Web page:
A fellow blogger‘s preliminary review of the pilot episode of The Mandalorian (2019-????), as well as discussions of the contemporary Walt Disney era Star Wars (2015, 2016, 2017, 2018, 2019) films by Red Letter Media, prompted this question: Is the Star Wars franchise more “Space Western” or “Space Opera?” If those hybridized genre amalgamations sound weird to you, then I’d wager you’re not alone. As explained in one of my earliest essays on this site, George Lucas’ original Star Wars trilogy (1977, 1980, 1983; produced by Lucasfilm and distributed by 20th Century Fox prior to Lucasfilm’s purchase by Disney in 2012) influences popular cinema to this day:
- Star Wars was the first big-budget genre film to appeal to wide audiences that also blended various popular genre formula, from American and Oriental Western conventions (e.g. arid backdrops, rogue gunslingers, wandering ronin, samurai sword-fights, etc.) to fantasy tropes (e.g. mysterious cultures, philosophical mysticism, magical religious overtones, etc.) to science-fiction iconography (e.g. space-travel, spaceships, alien races, futuristic tech and gadgetry, etc.).
- The shockwave of Star Wars‘ popularity directly or indirectly led, depending on which historians you ask, to the decline and eventual collapse of the American New Wave, a period in 1960s-1970s Hollywood where fading studio influence and declining theatrical revenue led to studios’ deferral to younger, often college educated auteurs like Martin Scorsese, Woody Allen, Francis Ford Coppola, Stanley Kubrick, and Brian De Palma.
- Following in the wake of the first true summer blockbuster that was Steven Spielberg’s Jaws (1975), Lucas’ magnum opus transformed Hollywood into the cosmopolitan, populist, special FX-heavy blockbuster machine it is, now. The lucrative, near universal appeal of “high-concept,” high production value blockbusters inspired by Star Wars and similar films by Spielberg and Lucas (e.g. Raiders of the Lost Ark ) continue to the present day.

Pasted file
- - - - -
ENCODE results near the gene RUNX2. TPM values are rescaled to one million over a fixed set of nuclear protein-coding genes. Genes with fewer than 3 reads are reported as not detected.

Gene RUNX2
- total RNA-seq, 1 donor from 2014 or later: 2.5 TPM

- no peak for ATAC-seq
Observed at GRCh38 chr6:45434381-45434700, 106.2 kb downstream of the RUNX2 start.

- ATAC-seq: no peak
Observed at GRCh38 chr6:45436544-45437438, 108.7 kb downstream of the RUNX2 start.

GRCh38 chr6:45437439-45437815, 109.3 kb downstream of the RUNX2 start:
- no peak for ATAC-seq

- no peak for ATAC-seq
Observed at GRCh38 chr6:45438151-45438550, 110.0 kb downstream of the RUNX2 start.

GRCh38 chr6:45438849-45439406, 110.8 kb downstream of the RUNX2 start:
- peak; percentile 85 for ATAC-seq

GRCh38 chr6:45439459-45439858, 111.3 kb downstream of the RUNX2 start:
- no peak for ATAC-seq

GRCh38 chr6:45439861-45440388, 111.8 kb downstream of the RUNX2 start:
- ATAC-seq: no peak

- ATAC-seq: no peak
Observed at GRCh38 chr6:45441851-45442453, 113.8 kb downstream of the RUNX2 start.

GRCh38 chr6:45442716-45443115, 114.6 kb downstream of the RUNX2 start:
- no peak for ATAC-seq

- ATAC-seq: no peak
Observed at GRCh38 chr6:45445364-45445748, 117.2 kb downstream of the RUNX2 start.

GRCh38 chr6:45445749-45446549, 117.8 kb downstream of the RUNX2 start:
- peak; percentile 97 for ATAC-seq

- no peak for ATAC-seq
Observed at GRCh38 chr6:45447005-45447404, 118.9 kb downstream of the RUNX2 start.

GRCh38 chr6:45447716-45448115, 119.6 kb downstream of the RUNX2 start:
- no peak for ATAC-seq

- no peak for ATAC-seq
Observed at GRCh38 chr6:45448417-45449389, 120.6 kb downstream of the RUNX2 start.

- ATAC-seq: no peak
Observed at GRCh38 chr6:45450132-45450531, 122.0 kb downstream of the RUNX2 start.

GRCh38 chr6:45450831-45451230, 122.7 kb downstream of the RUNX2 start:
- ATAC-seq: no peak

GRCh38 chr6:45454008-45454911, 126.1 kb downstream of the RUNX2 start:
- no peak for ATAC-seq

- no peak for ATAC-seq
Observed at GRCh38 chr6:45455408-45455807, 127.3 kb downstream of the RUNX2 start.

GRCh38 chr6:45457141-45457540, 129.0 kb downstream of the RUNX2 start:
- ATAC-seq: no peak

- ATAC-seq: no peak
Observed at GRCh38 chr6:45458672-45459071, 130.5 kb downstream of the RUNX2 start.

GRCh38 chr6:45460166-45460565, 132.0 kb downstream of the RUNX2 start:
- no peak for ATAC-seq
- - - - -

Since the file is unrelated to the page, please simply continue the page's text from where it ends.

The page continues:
Star Wars, therefore, remains an enduring cultural icon for both its intellectual property (IP) brand and Hollywood’s unending obsession with big-budget, genre-blending tentpole features that appeal to international audiences of all ages. One can draw a direct line from the success of Star Wars to contemporary superhero franchises, Fast and Furious (2001-????) mayhem, and various disaster-porn blockbusters made by Roland Emmerich. They all, in some manner or another, bask in the legacy of the original big-budget Hollywood space opera.
Or is the series’ audiovisual style more in the vein of a space western? What’s the difference between the two definitions? This debate over how to classify the original Hollywood franchise IP in part stems from the movies’ genre-blending character — a little American Western here, an Akira Kurosawa samurai epic there, a Flash Gordon (~1930s-1950s) influence over there — as well as the series’ sheer tonal diversity across different franchise installments. When film enthusiasts describe Star Wars as a “Space Western,” I wager they recall the arid production locations of Tunisia and southern California, as well as the space-cowboy antics of Harrison Ford’s iconic Han Solo. They favor the rugged, anti-hero adventures of the original 1977 Star Wars, Solo (2018), and The Mandalorian over the space-magic and esoteric discussions of The Force in The Empire Strikes Back (1980), The Force Awakens (2015), and The Last Jedi (2019). When cinephiles define Star Wars as a “Space Opera,” they base their love of the franchise around light saber fights, characters moving heavy objects with their mind, and the “duality of man” trope Matthew Modine referenced in Full Metal Jacket (1987), best exemplified by Luke Skywalker’s (Mark Hamill) relationship with Darth Vader (David Prowse/James Earl Jones).
Put another way, and paraphrasing Rich Evans of Red Letter Media: Star Wars is either “a Western with space-paint” or “a fantasy movie with space-paint”
It’s difficult to discern which genre-hybrid recipe has a greater hold on the franchise. Star Wars‘ original inception, the 1977 film, was clearly dominated by the space western adventurism of Ford’s charming, charismatic rogue and Hamill’s yearning for adventure, with the sprinklings of Force mumbo-jumbo and the Jedi used as background decorations for the burgeoning diegesis. It was not until Irvin Kurshner’s Empire Strikes Back that the philosophy of the Jedi and the Jungian implications of space-magic dominated the series’ narrative, transitioning from world-building material to the foreground of Hamill’s character development. Ever since that first sequel, often considered the single best Star Wars feature and one of the better Hollywood films ever made — i.e. the original blockbuster sequel that bested the original blockbuster in every conceivable aspect — the franchise has whip-lashed between these two flavors to the point of incoherence, not to mention endless fan debate.